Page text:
In support of authentic research practice by students in design education
- Design and Technology Teacher’s Association Research Conference jointly with Swinburne University of Technology 2018
- Publication Type:
- Conference Proceeding
- Fostering Design-Led Innovation Capabilities: Proceedings of the 10th Biennial International Design and Technology Teacher's Association Research Conference, 2019, 10 pp. 10 - 19 (10)
- Issue Date:
|apo-nid269186-1400301.pdf||Published version||3.72 MB|
|Cameron_&_Nemme_In Support_of_Authentic_Research_Practice_by_Students_in Design_Education.pdf||Accepted Manuscript version||3.07 MB|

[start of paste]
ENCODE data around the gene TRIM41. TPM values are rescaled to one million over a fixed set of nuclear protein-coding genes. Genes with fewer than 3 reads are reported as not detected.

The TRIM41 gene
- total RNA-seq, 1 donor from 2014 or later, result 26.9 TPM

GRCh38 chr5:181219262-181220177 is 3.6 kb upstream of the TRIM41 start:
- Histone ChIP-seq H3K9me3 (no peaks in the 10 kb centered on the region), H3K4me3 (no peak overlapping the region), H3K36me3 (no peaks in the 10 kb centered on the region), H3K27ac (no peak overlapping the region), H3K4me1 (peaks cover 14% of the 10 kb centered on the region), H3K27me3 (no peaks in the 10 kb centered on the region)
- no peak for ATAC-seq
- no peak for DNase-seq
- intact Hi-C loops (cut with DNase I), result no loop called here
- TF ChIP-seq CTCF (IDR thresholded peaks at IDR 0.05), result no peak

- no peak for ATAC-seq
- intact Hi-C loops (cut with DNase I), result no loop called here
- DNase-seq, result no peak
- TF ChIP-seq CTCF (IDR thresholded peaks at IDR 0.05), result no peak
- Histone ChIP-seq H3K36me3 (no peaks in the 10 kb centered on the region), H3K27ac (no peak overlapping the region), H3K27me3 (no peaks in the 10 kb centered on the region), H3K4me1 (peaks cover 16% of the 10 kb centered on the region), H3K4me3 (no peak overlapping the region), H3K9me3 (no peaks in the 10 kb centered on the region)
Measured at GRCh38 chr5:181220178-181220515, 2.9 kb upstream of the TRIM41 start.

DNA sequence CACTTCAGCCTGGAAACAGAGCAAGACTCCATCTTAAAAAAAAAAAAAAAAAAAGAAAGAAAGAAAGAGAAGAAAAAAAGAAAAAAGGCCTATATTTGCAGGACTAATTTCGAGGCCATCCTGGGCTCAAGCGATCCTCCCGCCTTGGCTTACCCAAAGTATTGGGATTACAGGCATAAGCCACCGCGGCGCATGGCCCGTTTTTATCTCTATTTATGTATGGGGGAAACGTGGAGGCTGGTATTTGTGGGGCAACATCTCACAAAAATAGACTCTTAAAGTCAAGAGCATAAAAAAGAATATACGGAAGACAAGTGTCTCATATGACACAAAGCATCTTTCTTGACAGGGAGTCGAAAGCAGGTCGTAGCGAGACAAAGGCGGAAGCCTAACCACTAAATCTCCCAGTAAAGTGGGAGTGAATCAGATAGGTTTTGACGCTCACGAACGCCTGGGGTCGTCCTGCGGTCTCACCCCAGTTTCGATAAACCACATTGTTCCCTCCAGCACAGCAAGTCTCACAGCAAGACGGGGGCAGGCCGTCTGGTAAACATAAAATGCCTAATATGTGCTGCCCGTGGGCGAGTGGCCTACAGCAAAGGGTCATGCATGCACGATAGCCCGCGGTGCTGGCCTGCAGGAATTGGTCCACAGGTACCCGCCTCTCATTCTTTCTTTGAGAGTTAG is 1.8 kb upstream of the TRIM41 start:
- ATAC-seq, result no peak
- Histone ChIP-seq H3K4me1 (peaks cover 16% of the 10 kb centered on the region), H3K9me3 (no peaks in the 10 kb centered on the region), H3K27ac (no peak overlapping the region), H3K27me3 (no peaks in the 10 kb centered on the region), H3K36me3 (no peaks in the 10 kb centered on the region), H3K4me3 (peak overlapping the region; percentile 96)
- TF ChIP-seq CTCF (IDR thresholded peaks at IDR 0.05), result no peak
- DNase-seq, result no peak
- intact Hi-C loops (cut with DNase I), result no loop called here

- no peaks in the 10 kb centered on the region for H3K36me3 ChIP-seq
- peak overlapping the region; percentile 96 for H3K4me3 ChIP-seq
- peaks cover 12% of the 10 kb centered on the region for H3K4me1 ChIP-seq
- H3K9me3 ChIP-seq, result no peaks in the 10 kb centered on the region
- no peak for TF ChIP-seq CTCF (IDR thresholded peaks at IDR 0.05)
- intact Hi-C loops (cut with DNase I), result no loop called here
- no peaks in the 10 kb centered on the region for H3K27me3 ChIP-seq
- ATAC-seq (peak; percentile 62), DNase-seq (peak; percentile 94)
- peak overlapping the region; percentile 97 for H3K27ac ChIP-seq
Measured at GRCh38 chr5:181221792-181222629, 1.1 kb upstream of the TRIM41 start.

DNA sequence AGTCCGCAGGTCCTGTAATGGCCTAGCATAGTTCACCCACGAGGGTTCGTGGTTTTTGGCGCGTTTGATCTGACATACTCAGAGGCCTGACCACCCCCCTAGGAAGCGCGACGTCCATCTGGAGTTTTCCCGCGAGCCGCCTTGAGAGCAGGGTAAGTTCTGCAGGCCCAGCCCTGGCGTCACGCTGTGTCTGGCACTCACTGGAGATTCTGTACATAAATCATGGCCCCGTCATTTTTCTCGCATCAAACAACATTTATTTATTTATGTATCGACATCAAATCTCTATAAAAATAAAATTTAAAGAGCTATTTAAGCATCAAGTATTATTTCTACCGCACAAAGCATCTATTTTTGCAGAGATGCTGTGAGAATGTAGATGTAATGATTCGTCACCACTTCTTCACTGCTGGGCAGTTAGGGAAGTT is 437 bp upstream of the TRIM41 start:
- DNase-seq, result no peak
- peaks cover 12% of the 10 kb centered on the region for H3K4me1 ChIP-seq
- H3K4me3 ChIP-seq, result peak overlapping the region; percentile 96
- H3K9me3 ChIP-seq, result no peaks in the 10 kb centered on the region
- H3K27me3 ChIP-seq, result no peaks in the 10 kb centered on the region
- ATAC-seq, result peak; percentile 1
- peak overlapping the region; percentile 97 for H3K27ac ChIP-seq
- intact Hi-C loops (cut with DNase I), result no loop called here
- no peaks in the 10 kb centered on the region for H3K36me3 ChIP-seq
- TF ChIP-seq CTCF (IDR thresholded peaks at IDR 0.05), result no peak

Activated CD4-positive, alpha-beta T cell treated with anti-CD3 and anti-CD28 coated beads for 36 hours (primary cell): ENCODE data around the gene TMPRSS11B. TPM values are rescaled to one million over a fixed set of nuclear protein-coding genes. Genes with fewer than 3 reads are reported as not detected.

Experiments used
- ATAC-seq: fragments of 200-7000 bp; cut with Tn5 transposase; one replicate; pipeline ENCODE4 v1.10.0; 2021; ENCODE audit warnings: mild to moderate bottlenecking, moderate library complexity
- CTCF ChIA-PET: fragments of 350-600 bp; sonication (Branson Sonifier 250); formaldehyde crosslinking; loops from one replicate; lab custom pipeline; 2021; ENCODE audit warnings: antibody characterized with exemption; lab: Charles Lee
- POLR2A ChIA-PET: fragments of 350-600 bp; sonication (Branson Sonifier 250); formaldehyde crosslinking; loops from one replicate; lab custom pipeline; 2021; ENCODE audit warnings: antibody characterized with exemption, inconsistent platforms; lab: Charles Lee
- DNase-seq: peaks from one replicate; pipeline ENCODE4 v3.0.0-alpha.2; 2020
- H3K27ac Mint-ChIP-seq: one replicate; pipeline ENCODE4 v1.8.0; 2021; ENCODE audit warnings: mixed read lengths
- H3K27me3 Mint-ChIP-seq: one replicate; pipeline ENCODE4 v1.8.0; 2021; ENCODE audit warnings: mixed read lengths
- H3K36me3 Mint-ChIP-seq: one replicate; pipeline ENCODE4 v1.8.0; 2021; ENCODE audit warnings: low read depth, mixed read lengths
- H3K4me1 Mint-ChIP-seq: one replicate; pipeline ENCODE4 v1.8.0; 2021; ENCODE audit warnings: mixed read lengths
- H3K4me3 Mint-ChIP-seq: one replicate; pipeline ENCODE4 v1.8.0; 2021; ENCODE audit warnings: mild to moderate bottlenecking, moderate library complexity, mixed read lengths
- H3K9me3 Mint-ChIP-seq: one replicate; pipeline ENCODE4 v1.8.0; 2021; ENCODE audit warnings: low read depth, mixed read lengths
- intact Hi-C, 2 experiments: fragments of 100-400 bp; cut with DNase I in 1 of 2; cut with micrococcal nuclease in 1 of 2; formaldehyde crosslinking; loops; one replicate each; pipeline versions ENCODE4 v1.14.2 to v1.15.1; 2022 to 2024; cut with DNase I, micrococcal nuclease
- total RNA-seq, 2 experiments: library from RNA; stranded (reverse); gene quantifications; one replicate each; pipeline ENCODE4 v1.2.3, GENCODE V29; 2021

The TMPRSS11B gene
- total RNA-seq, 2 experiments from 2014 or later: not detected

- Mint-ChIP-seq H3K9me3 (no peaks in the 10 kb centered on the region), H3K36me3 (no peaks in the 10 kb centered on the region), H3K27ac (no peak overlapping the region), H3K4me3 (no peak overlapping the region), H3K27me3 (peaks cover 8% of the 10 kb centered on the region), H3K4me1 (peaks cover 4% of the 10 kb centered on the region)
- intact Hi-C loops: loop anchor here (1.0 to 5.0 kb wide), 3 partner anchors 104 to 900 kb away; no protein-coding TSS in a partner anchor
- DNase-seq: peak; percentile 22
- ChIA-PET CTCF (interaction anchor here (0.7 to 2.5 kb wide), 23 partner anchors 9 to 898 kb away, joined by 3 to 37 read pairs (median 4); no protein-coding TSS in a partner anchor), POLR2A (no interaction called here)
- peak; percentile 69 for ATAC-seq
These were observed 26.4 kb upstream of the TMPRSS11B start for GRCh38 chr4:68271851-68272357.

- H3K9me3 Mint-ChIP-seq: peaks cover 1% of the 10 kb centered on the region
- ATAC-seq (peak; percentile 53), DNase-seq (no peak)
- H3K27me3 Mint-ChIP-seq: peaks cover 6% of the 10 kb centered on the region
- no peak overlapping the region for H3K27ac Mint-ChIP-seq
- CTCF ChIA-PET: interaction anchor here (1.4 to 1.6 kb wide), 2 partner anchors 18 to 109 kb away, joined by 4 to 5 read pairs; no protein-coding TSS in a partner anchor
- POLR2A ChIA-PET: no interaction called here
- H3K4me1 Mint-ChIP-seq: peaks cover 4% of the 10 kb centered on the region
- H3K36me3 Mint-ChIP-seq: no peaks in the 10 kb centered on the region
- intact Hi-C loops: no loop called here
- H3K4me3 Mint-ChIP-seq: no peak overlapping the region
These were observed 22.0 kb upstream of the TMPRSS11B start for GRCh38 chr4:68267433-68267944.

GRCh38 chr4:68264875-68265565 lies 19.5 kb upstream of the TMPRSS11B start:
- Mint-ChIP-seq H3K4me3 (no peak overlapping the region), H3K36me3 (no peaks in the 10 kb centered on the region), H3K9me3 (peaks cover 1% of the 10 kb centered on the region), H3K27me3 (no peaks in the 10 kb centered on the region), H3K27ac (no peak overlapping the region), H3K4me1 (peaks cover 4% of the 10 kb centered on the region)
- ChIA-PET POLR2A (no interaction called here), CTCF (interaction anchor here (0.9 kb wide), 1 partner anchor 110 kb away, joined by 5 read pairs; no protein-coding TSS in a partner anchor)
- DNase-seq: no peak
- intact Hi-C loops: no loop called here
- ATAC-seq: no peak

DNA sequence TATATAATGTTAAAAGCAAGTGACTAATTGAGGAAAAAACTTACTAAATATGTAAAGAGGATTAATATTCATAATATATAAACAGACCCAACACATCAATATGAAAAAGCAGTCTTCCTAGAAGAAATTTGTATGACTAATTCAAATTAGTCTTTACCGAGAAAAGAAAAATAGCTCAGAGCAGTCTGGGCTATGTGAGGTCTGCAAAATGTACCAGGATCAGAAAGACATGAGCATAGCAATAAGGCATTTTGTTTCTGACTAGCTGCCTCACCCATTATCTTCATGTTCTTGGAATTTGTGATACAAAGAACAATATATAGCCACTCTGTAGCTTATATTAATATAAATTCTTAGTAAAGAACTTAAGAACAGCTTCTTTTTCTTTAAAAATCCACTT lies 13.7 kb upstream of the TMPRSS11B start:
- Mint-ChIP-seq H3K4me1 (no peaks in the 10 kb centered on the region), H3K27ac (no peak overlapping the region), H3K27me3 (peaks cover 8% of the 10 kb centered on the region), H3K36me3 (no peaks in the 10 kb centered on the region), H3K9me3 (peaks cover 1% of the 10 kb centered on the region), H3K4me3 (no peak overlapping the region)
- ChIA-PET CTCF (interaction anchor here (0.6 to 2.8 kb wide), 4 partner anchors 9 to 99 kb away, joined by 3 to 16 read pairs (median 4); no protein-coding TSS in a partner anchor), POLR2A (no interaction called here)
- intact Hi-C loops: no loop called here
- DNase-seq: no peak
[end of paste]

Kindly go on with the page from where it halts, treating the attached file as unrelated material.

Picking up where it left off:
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Both the Animation and Product design programmes at the University of Technology Sydney share a common goal, with the early teaching focus being engagement with traditional analogue skills. We deem observational drawing and analysis from life an authentic research tool as it creates a clear and tangible experience between the observer and the subject in three-dimensional space. It also provides the opportunity for a physical and empathetic response to occur. Where students have not been directed to observe from life, we find they rely on the collection of images and video from online sources. The experience of pre-formatted, screen-based observation restricts the possibility of authentic engagement as the chosen subject matter is already pre-designed by a third party. In order to understand if students identify the benefits of an authentic research experience an experiment with two separate tasks was conducted. In the first task, students were asked to undertake a drawing exercise inside a computer lab with a computer terminal being the only research tool available. We call this the ‘screen-based studio’ (SBS). The second task directed the students to undertake a studio exercise where they drew from life, which we call the ‘drawing from life studio’ (DFLS). The goal of these studio exercises was to investigate ways for students to understand that producing innovative work requires stepping out of their comfort zones and engaging in a more challenging and authentic information gathering experience. This paper discusses the results of this experiment.
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